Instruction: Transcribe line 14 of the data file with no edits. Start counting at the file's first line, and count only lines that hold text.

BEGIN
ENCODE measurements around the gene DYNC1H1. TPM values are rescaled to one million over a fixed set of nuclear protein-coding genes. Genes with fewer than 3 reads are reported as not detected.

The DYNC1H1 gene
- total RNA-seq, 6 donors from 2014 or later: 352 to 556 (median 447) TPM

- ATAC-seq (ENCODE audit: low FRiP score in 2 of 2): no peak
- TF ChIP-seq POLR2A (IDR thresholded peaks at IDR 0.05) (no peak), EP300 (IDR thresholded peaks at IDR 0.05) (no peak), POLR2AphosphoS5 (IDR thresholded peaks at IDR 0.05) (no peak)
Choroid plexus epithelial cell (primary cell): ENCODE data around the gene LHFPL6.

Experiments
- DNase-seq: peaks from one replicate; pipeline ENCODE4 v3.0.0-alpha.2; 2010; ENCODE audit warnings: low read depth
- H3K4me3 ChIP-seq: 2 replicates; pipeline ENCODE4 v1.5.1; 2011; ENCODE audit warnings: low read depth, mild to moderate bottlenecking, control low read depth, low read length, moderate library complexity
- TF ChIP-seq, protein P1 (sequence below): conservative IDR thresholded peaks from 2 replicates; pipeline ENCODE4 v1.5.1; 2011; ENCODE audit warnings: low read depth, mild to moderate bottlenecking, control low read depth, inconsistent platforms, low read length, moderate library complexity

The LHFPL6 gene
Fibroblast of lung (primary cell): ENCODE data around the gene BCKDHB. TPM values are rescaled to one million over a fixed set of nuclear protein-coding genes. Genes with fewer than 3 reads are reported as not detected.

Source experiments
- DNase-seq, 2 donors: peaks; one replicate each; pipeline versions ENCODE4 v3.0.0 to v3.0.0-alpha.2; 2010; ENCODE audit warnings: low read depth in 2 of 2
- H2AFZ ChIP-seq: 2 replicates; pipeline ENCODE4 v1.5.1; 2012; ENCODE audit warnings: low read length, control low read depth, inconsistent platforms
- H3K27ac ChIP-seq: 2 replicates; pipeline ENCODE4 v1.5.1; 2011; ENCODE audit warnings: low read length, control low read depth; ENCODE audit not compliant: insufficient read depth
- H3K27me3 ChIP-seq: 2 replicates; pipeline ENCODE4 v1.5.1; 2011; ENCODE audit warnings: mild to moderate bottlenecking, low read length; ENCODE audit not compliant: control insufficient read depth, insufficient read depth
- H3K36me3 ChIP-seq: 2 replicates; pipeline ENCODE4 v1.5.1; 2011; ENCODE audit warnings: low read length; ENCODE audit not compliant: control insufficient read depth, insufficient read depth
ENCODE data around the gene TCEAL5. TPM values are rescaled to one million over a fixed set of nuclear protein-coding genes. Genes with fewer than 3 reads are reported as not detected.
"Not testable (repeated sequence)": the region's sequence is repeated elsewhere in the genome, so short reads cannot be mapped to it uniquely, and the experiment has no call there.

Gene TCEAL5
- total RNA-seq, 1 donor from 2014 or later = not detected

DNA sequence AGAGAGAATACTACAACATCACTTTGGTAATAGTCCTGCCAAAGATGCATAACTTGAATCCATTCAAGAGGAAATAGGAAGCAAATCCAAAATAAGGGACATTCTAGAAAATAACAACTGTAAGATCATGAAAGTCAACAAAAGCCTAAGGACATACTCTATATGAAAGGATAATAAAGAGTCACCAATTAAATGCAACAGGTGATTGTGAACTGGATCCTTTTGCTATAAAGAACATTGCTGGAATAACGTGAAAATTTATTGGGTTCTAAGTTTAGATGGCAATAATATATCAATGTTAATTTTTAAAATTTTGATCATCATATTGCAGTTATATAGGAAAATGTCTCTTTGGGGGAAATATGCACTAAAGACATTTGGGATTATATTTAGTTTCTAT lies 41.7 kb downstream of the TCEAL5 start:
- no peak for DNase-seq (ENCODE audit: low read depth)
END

- DNase-seq, 2 donors: peaks; one replicate each; pipeline versions ENCODE4 v3.0.0 to v3.0.0-alpha.2; 2010; ENCODE audit warnings: low read depth in 2 of 2